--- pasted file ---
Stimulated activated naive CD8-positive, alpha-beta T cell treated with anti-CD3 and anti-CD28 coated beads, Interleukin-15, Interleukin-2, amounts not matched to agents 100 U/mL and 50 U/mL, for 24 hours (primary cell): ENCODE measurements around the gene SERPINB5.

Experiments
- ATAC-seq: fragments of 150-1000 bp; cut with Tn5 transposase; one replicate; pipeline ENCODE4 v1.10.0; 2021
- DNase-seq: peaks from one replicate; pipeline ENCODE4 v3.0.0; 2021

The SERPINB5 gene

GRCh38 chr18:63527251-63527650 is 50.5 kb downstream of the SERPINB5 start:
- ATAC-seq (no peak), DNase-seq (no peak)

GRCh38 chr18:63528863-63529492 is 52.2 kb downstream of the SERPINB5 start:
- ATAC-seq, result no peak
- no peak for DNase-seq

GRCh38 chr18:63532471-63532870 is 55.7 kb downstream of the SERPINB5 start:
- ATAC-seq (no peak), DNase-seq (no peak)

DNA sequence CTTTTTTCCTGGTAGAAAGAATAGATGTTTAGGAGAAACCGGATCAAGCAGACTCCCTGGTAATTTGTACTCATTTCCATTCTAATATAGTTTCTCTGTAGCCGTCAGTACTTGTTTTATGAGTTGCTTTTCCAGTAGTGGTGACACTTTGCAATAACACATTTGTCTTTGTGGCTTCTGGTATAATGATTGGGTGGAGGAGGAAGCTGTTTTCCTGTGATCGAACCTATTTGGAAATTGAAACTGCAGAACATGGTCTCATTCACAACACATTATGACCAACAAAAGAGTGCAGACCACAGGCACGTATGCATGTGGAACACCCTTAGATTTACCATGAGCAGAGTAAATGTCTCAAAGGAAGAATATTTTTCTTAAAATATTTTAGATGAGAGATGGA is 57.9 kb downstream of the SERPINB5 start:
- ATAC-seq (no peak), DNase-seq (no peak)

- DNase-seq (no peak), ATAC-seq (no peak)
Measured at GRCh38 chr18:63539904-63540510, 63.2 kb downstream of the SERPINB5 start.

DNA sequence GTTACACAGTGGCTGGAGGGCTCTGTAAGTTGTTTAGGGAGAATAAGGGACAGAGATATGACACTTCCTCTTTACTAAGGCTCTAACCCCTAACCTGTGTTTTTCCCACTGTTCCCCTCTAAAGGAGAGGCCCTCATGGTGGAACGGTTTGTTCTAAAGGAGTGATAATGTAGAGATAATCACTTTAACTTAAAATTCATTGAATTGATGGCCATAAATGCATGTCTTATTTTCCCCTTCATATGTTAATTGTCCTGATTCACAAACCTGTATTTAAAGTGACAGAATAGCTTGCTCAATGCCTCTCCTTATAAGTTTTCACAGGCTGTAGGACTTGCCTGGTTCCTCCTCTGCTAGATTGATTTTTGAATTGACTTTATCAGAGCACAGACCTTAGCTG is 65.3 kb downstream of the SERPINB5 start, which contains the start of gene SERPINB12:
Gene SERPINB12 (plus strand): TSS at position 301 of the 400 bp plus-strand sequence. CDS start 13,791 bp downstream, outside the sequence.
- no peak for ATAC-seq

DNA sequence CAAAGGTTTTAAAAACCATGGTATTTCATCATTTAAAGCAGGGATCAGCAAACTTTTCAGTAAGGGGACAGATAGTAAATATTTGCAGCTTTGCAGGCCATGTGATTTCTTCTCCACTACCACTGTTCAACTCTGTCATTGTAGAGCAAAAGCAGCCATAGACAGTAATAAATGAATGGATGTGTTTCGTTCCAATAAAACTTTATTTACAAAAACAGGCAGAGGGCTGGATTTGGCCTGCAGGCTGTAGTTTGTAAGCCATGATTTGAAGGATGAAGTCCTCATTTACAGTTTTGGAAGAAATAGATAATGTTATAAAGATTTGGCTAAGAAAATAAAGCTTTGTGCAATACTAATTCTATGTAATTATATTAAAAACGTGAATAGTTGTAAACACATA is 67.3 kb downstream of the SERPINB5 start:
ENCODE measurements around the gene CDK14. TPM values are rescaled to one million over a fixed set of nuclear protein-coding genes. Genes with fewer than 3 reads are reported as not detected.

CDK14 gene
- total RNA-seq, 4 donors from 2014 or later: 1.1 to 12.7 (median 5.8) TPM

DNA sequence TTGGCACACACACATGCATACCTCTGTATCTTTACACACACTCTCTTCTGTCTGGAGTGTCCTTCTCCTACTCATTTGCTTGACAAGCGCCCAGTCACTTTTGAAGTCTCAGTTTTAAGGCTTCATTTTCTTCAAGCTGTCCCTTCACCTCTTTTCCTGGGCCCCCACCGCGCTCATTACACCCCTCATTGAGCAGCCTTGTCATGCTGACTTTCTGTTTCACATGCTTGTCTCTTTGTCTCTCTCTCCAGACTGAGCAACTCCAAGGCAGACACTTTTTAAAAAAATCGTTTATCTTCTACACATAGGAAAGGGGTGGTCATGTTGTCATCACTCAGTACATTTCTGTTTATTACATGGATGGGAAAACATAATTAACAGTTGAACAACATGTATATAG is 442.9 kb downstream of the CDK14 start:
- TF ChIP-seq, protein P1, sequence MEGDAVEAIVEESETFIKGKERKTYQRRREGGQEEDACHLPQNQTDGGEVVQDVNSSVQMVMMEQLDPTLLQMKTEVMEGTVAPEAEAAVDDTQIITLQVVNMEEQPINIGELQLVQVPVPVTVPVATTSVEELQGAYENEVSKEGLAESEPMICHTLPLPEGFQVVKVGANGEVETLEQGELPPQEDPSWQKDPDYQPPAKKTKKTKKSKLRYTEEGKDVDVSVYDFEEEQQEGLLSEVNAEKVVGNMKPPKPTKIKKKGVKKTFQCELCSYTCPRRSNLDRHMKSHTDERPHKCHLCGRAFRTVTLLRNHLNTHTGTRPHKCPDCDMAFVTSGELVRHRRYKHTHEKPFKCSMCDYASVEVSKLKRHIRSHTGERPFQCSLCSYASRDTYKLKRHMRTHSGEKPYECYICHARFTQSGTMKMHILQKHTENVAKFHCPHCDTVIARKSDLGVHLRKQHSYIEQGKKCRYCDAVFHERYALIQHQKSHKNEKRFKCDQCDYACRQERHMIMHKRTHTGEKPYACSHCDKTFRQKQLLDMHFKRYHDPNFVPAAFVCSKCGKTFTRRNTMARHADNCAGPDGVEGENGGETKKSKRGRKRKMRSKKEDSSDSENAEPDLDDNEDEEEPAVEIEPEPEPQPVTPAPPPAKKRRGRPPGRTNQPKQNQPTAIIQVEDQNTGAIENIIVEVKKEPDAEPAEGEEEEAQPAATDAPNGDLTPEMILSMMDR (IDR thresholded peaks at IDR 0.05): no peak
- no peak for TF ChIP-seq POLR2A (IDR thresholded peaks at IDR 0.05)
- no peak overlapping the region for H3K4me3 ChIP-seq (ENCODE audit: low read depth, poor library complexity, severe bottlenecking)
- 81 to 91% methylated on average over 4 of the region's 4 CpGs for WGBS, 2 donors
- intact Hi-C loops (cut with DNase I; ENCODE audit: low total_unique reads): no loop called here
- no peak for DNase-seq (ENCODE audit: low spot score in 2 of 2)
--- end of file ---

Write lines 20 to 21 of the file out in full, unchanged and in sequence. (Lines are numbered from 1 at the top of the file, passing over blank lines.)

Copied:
DNA sequence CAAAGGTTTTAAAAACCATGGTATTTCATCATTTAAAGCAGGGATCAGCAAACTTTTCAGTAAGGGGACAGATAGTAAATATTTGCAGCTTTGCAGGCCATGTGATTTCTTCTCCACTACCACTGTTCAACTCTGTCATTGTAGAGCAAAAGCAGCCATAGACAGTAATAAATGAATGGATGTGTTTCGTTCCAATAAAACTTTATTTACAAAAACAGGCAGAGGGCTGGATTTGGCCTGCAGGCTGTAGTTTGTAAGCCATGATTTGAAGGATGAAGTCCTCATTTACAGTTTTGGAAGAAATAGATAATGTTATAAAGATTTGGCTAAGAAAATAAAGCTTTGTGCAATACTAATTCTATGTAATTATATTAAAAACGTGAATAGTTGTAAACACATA is 67.3 kb downstream of the SERPINB5 start:
ENCODE measurements around the gene CDK14. TPM values are rescaled to one million over a fixed set of nuclear protein-coding genes. Genes with fewer than 3 reads are reported as not detected.